The world’s first Sharia compliant cryptocurrency Islamic Coin is set to launch next month
The world’s first Sharia compliant cryptocurrency, Islamic Coin, will be launched to the public next month, one of its co-founders told Arabian Business.
But what makes it halal?
Islamic Coin, still in private sales mode, operates on the Haqq Blockchain, a network that is compatible with thousands of applications worldwide.
Haqq, which means ‘truth’ in Arabic, stringently abides by Islamic principles and traditions on finance, with the Islamic Coin being its native cryptocurrency.
The currency, still in private sales mode, has been gaining support from venture capitals and financial institutions. According to Islamic Coin co-founder, Mohammed AlKaffAlHashmi, this support will build the community’s trust and confidence in the currency’s traction before its public release.
AlHashmi said that the coin will be launched to the public in May but did not specify a date.
“We started with private sales mode for a reason. We don’t want people to think that we are using the word ‘Islamic’ to play on their emotions and then moving on to become an investment in something they don’t know,” he told Arabian Business.
“We did some market research and found out that Bitcoin, for example, has become the most famous and successful coin because they have the ‘first mover’ advantage, and it was the first coin,” said AlHashmi.
“When you look at Ethereum, they were the first to start smart contracts. So, there is a common factor here: being a ‘first mover’ in something that addresses community needs. I came to the conclusion that if we want to do something successful and meaningful in the blockchain and crypto world, then we should bring something that we are the first movers in and then it should address the needs of and add value to the community.”
Halal: A Growing Market
The global Islamic finance market is expected to reach over $3.69 trillion by 2024, fueled by a growing interest in Sharia compliant finance. The Halal products market is projected to reach more than $4 trillion.
“It’s not only about food anymore, it’s also about healthcare products, cosmetics, how to make sure that everything is really Halal and fits with community ethics and values,” AlHashmi said.
The global Muslim community has grown to over 1.8 billion people, which represents a huge untapped and “underserved” market in the crypto world, said AlHashmi adding that Islamic finance is being embraced by non-Muslims worldwide.
Interestingly, at least 50 percent of private sales made in Islamic Coin came from non-Muslims.
“There is no clean ecosystem and environment where Muslims or people who follow Sharia compliance can come and do their projects in.”
“By this, I don’t mean that Bitcoin or Ethereum or other coins are not halal. I cannot judge, but if you look at the available blockchains in the market, it will not make sense that for example, I put a Sharia-compliant project in a blockchain that at the same time has a casino project, a gambling project, or another project that charges interest – these would all conflict with Sharia principles.”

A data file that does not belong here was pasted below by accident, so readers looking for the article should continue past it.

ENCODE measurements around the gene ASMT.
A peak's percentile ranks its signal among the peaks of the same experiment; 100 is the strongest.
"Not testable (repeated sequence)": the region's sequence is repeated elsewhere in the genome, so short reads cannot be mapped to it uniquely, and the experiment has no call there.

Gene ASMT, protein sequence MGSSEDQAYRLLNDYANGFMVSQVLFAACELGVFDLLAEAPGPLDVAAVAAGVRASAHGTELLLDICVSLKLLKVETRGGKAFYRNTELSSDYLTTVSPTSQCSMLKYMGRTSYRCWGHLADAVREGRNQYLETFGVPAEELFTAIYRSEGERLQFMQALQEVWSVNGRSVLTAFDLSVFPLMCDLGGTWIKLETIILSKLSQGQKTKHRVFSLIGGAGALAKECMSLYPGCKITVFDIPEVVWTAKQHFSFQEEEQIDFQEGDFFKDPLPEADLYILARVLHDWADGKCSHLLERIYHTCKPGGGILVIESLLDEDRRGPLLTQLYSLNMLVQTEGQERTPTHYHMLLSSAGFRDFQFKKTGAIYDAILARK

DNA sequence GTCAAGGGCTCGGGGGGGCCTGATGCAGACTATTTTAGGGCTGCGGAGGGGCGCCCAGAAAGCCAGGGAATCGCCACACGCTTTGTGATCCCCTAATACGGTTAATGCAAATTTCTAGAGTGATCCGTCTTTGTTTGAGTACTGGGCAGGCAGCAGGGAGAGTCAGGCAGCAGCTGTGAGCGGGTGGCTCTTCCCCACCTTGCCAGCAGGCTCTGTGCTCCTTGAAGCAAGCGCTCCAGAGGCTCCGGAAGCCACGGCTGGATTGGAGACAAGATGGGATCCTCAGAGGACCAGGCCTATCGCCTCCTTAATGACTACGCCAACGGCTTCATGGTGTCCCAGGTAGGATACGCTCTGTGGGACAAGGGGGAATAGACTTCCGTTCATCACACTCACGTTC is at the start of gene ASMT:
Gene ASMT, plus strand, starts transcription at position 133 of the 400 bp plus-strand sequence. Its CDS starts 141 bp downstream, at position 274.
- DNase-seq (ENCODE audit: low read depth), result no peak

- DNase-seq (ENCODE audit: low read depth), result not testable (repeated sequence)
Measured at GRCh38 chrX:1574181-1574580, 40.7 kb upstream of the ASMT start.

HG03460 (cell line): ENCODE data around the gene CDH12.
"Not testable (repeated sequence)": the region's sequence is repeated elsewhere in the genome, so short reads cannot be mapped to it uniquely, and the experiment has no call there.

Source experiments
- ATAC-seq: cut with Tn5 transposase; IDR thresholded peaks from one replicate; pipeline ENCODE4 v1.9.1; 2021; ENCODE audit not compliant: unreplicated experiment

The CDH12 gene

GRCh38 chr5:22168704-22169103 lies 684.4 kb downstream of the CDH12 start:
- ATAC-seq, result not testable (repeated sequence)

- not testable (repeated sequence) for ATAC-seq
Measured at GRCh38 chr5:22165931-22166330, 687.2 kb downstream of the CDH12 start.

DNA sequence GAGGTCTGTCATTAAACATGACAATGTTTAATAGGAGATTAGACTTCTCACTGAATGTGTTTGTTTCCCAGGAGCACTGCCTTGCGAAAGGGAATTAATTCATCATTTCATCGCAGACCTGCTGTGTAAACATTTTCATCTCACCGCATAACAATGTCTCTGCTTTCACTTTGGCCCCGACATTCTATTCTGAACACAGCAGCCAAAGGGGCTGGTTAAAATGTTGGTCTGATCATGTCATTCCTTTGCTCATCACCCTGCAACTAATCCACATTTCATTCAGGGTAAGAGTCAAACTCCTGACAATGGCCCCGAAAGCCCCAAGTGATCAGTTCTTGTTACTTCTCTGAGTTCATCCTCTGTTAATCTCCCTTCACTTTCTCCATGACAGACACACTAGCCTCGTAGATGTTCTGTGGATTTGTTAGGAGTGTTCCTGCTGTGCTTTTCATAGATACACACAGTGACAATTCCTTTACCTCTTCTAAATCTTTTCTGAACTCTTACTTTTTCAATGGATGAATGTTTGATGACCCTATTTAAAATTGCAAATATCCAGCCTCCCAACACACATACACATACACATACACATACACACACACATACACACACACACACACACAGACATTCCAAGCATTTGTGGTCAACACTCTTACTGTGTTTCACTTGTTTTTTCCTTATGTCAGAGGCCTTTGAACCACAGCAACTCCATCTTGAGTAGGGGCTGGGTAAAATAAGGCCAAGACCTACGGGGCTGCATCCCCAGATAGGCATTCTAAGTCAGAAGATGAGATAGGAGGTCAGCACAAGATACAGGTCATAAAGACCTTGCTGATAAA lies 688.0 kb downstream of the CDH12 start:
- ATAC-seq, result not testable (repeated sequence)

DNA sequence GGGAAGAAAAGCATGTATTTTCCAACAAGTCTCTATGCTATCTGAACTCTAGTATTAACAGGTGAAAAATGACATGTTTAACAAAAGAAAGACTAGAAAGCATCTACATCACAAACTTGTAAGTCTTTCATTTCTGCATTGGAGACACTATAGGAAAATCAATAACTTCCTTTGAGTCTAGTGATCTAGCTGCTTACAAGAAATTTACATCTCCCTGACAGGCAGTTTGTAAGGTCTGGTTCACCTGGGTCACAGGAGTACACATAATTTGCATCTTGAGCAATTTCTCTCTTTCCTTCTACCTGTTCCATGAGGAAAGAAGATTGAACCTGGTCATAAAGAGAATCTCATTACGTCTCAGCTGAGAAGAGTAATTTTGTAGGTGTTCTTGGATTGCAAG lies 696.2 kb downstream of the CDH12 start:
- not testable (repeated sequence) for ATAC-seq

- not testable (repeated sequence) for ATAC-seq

“There is always a need to have a clean environment where people can put their projects without having a doubt or thinking: is this halal? Is this haram? Is this Sharia compliant?”
The Haqq blockchain is eco-friendly and has been built in a way that is compatible with Ethereum, making it easy for people who build their projects there to migrate them somewhere else or integrate them.
Ten percent of every minted Islamic Coin goes to Evergreen DAO, a non-profit virtual foundation focused on long-term sustainability and community impact, to fund community projects. However, the coin’s co-founders don’t decide on what projects should be funded.
“We don’t have any influence over Evergreen. It has its own system, which will be launched in Q3 of this year, and the community will be able to vote for the projects to be funded. Then it will go to the Sharia board to make sure it is Sharia compliant.”
Islamic coin as appointed a Sharia board to decide whether a project is compliant with Islamic principles, which AlHashmi said includes the “top five” experts in the region. The board includes 40 banks, including Standard Chartered, Abu Dhabi Islamic Bank, and Dubai Islamic Bank, among others.
“When we say this, people think that we are trying to indirectly centralize it but that’s not true because everything is welcome to put their project on our blockchain. But we have created something called the Sharia Oracle,” he explained.
“Once you put your project in our blockchain, it is decentralized, we cannot say no to anyone so long as the project is Sharia complaint. You would need to go through the Sharia Oracle. First, the community would vote for it, then it will go to the Sharia court. Once that’s happening, you get a badge or a sign that you’re screened and Sharia compliant.”
“If you don’t have it, you still can run your project on the Haqq blockchain but you will not have that mark that guarantees trust with the community.”
The Sharia-compliant cryptocurrency is also targeting non-crypto native people, meaning that it will be relatively more resistant to the effects of the crypto winter – when the market goes through a tough period of company collapses, major fines, or massive drops in token prices.
“Stay tuned. This project is going to have a very big future.